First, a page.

Article published in:Discourse and Socio-political Transformations in Contemporary China
Edited by Paul Chilton, Hailong Tian and Ruth Wodak
[Benjamins Current Topics 42] 2012
► pp. 39–56
Institutional language as power in contemporary China
Interaction between officials and visitors in government service offices
Against the backdrop of an increasingly divided society and the government’s determined pledge to build social cohesion in China, this chapter examines how social institutions, through their discursive practices, participate in the construction of the still evolving social relations in contemporary China, using data collected from interactions between citizens and officials at two governmental agencies. It finds that discourse is an important way of reflecting and realizing the institutional power possessed by institutional officials and that institutional power is exercised and reinforced through a variety of discursive practices ranging from fixed procedures of questioning to speech acts of interrupting and blaming. Based on these findings, this chapter argues that for government agencies to act as a force of social cohesion in contemporary China as they have always claimed, their linguistic forms of interaction with society, as well as the ideologies and practices associated with it, all need to be dramatically transformed.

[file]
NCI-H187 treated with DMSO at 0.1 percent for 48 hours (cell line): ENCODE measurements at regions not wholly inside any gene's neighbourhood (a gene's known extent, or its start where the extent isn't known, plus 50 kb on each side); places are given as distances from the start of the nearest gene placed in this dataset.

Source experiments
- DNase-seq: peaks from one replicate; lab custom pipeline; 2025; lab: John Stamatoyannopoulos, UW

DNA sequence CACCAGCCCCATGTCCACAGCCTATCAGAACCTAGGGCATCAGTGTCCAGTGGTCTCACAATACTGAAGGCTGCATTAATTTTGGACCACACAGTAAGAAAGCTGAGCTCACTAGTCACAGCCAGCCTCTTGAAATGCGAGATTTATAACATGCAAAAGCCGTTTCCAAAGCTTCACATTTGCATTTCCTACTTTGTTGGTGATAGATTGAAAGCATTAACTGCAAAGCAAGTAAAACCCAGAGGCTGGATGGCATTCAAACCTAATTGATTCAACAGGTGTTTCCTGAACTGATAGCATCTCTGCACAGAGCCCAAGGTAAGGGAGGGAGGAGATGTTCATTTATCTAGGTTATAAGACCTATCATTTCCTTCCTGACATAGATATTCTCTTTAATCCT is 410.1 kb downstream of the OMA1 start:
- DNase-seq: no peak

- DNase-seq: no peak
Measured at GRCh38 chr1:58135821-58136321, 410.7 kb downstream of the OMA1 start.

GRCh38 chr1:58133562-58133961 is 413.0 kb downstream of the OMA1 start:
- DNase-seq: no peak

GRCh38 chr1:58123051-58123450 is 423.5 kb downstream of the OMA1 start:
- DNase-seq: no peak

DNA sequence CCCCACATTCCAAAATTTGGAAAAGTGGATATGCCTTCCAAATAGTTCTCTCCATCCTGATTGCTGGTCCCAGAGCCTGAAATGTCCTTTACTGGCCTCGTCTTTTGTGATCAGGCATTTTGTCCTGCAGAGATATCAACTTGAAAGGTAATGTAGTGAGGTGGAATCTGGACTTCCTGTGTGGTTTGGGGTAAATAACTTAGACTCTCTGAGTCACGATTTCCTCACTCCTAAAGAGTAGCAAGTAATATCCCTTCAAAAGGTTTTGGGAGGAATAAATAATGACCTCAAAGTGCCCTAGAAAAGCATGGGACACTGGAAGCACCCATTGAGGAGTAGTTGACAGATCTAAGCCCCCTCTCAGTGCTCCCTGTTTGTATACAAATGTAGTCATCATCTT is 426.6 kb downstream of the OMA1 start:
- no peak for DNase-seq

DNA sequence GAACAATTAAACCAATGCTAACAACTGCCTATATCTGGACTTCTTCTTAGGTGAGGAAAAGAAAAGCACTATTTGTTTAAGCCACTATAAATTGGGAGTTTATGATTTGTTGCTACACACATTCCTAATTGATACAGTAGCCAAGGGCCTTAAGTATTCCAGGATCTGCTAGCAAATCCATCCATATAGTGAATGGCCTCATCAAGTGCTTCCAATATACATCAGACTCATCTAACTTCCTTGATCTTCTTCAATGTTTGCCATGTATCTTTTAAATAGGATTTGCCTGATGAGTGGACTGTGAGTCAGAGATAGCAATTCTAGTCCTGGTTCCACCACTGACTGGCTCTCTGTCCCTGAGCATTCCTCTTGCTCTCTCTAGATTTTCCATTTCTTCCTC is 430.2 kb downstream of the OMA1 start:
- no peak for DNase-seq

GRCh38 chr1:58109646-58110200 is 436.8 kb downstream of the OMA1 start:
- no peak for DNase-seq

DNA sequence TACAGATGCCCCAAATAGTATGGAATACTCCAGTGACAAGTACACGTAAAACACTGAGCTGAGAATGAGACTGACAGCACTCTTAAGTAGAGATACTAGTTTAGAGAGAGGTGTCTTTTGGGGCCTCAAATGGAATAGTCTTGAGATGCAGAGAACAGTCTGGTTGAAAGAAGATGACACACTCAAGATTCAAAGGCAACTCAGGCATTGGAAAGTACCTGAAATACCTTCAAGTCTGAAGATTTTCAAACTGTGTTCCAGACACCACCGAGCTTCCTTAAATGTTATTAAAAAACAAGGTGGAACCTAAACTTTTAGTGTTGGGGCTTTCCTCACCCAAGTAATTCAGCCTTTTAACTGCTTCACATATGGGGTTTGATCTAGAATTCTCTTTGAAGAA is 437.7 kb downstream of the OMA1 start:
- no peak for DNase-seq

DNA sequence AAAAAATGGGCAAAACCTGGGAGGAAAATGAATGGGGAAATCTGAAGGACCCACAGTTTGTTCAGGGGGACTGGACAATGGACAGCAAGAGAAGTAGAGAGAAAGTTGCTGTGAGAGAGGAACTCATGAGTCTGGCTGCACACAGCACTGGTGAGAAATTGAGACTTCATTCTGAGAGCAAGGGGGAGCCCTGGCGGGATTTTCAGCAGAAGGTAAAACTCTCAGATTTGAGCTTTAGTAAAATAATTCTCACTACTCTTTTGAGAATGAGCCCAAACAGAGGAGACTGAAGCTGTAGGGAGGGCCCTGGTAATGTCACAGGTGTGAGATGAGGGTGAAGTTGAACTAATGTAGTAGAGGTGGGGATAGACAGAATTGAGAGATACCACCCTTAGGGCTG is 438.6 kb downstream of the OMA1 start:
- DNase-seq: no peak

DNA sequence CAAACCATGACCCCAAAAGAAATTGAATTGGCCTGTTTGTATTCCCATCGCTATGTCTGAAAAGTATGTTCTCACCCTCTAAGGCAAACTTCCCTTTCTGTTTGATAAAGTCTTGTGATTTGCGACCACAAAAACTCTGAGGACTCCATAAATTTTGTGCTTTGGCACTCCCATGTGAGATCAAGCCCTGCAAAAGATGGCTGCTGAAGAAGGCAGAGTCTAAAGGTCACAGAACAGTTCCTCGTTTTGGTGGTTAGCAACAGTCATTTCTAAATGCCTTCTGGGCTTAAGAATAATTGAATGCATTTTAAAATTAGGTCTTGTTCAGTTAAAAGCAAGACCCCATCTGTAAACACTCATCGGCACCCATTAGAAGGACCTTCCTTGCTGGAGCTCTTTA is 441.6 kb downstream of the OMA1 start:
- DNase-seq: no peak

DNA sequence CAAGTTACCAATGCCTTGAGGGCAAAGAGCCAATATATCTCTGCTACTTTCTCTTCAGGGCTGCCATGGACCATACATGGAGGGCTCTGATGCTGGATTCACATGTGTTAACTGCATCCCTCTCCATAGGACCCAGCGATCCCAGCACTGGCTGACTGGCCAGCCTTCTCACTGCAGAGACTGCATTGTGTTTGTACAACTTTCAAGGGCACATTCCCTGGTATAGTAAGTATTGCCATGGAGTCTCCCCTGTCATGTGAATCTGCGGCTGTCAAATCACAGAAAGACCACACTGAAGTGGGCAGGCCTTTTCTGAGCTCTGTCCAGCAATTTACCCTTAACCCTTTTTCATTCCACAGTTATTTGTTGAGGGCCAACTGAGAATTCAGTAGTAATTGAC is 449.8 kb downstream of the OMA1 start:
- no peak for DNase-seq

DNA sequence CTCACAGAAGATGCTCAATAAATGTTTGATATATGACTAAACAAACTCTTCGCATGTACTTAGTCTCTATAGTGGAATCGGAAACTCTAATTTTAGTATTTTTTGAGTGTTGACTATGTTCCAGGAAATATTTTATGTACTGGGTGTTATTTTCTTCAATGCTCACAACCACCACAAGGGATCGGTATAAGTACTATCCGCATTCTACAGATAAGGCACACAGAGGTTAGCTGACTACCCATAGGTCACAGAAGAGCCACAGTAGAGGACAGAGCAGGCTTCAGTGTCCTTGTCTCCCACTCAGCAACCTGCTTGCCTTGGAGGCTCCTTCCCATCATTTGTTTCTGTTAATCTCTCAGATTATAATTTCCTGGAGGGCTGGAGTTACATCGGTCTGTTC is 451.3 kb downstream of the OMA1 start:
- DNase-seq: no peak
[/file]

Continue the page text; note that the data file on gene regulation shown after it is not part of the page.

Published online: 05 September 2012